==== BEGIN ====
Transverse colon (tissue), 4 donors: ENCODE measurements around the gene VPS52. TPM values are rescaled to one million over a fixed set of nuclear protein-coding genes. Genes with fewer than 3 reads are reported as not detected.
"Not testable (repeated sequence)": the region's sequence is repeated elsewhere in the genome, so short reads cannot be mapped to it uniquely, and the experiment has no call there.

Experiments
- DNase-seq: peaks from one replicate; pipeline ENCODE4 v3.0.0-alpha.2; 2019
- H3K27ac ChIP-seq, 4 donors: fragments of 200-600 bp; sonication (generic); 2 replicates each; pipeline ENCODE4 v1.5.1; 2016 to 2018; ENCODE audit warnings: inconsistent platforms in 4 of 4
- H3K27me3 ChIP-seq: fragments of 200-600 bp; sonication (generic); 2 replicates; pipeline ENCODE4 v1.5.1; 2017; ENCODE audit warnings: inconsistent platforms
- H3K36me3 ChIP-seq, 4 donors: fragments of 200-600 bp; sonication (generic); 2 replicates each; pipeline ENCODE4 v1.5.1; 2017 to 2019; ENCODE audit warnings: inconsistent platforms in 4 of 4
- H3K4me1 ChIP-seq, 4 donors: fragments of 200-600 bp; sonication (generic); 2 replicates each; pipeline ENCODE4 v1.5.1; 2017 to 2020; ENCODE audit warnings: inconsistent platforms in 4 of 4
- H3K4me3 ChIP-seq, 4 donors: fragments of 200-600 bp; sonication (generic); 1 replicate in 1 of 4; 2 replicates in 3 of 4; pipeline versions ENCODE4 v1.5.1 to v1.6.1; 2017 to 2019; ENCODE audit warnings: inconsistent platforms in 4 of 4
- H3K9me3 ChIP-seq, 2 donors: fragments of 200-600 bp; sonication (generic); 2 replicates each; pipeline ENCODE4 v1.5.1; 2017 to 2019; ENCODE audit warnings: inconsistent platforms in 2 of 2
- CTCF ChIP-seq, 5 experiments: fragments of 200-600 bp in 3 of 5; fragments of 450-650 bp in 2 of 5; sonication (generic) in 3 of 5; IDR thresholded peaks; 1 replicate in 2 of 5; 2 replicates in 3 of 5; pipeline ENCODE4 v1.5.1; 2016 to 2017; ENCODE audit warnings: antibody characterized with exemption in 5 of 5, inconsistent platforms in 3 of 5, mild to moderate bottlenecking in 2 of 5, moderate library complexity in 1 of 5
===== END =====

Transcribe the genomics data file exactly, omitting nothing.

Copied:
Transverse colon (tissue), 4 donors: ENCODE measurements around the gene VPS52. TPM values are rescaled to one million over a fixed set of nuclear protein-coding genes. Genes with fewer than 3 reads are reported as not detected.
"Not testable (repeated sequence)": the region's sequence is repeated elsewhere in the genome, so short reads cannot be mapped to it uniquely, and the experiment has no call there.

Experiments
- DNase-seq: peaks from one replicate; pipeline ENCODE4 v3.0.0-alpha.2; 2019
- H3K27ac ChIP-seq, 4 donors: fragments of 200-600 bp; sonication (generic); 2 replicates each; pipeline ENCODE4 v1.5.1; 2016 to 2018; ENCODE audit warnings: inconsistent platforms in 4 of 4
- H3K27me3 ChIP-seq: fragments of 200-600 bp; sonication (generic); 2 replicates; pipeline ENCODE4 v1.5.1; 2017; ENCODE audit warnings: inconsistent platforms
- H3K36me3 ChIP-seq, 4 donors: fragments of 200-600 bp; sonication (generic); 2 replicates each; pipeline ENCODE4 v1.5.1; 2017 to 2019; ENCODE audit warnings: inconsistent platforms in 4 of 4
- H3K4me1 ChIP-seq, 4 donors: fragments of 200-600 bp; sonication (generic); 2 replicates each; pipeline ENCODE4 v1.5.1; 2017 to 2020; ENCODE audit warnings: inconsistent platforms in 4 of 4
- H3K4me3 ChIP-seq, 4 donors: fragments of 200-600 bp; sonication (generic); 1 replicate in 1 of 4; 2 replicates in 3 of 4; pipeline versions ENCODE4 v1.5.1 to v1.6.1; 2017 to 2019; ENCODE audit warnings: inconsistent platforms in 4 of 4
- H3K9me3 ChIP-seq, 2 donors: fragments of 200-600 bp; sonication (generic); 2 replicates each; pipeline ENCODE4 v1.5.1; 2017 to 2019; ENCODE audit warnings: inconsistent platforms in 2 of 2
- CTCF ChIP-seq, 5 experiments: fragments of 200-600 bp in 3 of 5; fragments of 450-650 bp in 2 of 5; sonication (generic) in 3 of 5; IDR thresholded peaks; 1 replicate in 2 of 5; 2 replicates in 3 of 5; pipeline ENCODE4 v1.5.1; 2016 to 2017; ENCODE audit warnings: antibody characterized with exemption in 5 of 5, inconsistent platforms in 3 of 5, mild to moderate bottlenecking in 2 of 5, moderate library complexity in 1 of 5